JAY — Imagine having a home that is completely powered and heated by sustainable, renewable energy sources.

It’s a future that certainly appeals to senior Adam Gettle, one of the students in the new alternative energy class at Spruce Mountain High School.

“I was always interested in alternative energy,” he said. “I’ve always liked things like wind turbines, and building things.”

Exchange student David Stone, from Mexico, said that he took the class “because it was really interesting to do something different. It was good to find out what to spend my money on.”

The semester-long elective class is different from the traditional high school course in a number of ways. First, it is team-taught by Dan Lemieux and Dr. Robbin Nichol.

“He focuses on some of the bigger concepts,” said Lemieux of his colleague. “I focus on the hands-on aspects.”

It isn’t a requirement to take the class, but students learn a lot as the semester goes along. Lemieux said that the course is meant to be fun and informative and help kids make better choices about using alternative energy sources.

“The other thing it does is it gives them a lot of science and math concepts,” he pointed out.

The school building itself is a laboratory of sorts for alternative energy resource. Outside on one of the wings, a set of solar panels collects heat from the sun. An inverter inside the school’s shop takes DC current from the panels and shows the kilowatt hours generated.

“It will pay for itself as it sits out there,” said Lemieux of the solar panels. “But we’re more into it for the educational purposes.”

He added that they are also becoming more affordable for homeowners.

At the beginning of the semester, the students started with building CO2 cars, part of the hands-on emphasis on learning. They also embarked on a study of nuclear power and discussed the history, policies, and politics surrounding it.

The class learned that despite the well documented nuclear accidents, “the risk is a perceived risk,” said Dr. Nichol. Hydropower and how it is used was another subject covered.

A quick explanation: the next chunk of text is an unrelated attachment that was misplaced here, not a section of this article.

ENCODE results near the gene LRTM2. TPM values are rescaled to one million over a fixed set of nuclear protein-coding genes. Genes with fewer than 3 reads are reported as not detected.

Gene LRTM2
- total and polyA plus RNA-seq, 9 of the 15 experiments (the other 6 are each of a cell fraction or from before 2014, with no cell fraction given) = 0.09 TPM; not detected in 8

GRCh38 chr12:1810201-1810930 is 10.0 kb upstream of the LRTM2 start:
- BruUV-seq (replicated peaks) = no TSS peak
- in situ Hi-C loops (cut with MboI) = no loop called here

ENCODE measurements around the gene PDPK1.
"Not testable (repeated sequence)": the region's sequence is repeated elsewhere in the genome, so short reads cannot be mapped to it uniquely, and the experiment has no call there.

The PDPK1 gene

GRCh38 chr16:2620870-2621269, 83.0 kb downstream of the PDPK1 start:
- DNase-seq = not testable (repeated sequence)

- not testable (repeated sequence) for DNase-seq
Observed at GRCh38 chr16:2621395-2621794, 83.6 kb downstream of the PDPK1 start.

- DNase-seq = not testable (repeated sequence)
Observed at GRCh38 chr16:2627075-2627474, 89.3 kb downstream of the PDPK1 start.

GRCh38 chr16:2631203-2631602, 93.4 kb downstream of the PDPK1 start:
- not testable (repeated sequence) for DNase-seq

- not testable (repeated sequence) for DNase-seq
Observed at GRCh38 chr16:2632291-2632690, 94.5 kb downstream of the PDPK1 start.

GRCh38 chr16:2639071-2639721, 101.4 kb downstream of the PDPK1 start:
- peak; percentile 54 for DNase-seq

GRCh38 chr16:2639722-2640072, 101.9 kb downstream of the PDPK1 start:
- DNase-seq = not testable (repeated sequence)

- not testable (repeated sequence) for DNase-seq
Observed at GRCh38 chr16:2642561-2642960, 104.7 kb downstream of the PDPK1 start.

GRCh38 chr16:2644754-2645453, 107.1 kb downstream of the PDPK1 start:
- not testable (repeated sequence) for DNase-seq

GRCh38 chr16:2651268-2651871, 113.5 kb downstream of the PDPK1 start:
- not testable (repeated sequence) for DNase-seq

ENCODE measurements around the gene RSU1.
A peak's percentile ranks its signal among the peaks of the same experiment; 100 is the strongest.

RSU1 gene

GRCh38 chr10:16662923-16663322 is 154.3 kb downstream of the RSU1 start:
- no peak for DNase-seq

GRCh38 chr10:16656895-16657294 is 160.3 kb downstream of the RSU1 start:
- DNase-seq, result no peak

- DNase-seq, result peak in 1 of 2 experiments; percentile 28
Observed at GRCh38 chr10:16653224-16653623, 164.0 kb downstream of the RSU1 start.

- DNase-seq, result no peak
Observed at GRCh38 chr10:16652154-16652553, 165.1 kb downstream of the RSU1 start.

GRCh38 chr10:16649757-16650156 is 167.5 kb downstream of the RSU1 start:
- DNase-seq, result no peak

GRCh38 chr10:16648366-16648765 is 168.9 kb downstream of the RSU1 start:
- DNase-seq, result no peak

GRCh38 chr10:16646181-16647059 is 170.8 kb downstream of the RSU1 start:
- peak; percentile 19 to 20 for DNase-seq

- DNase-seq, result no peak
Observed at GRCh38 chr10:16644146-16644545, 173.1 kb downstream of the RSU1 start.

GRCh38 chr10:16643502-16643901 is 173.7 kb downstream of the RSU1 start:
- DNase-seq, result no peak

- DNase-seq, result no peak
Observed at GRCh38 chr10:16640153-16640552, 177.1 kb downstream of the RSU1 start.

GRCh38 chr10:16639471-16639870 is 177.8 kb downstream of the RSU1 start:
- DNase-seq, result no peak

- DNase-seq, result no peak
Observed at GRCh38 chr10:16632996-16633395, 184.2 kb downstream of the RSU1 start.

Lemieux had the students make some sample wind turbines to give them a feel for the aerodynamics of the real thing.

Class projects have included the following:

– CO 2 Cars: Study of acceleration= f (force)/m (mass) basis concept in power generation.

– Nuclear power

– Wind power and offshore wind.

– Thermal solar (Geodesic dome greenhouse)

– A gasifier built and used in class.

– Biofuel field trip visit to Re-energy

– Solar cookers

– Geothermal

Students will compete in statewide competitions such as wind blades and the windstorm challenge. The class will also connect student various college programs available to them after high school.

The school received a Title VI Grant for the course. RSU 73 students have developed resources for students using “Green Technology”. This type of technology reduces the impact of human activities, and includes a solar powered geodesic greenhouse facility at neighboring Spruce Mountain Middle School and an electricity-generating wind turbine.

This year, students will also be exploring hydroponic agriculture and aquaponics, an ecosystem replicating the combination of aquaculture and hydroponics. Thanks to grant funding, the students will be able to use computer interfaced lab sensors as a method for data collection. This will allow them to investigate, analyze, and possibly improve the green technology systems in the schools.

To further their solar power study, the students built solar cookers. They placed a piece of saran wrap over the top and studied the sun’s impact. They discovered a major difference between the outside ambient air temperature and the temperature inside the cooker.

The field trip to ReEnergy in Livermore Falls showed the students how natural resources are used in the biomass process. It also exposed them to careers in the field.

“The biomass plant was pretty cool,” said Gettle. “It was great seeing it firsthand.”

Lemieux was complimentary of ReEnergy for accommodating the class.

“They did a wonderful job,” he said.

The students built their own miniature gasifiers and learned how fuel burns and creates energy. Beyond the types of heat sources, the students have been learning the value of properly insulating a home.

“If we just re-insulated our homes, it would save so much money,” said Lemieux.

Stone said that the class has taught him about the advantages and disadvantages associated with each energy source, and what will work depending on climate. In sunny Mexico, he pointed out that the most reliable would be solar power.

“It’s the easiest one to install,” he added.

“Hopefully, this will inspire them in taking career paths, or in building their house,” said Lemieux.


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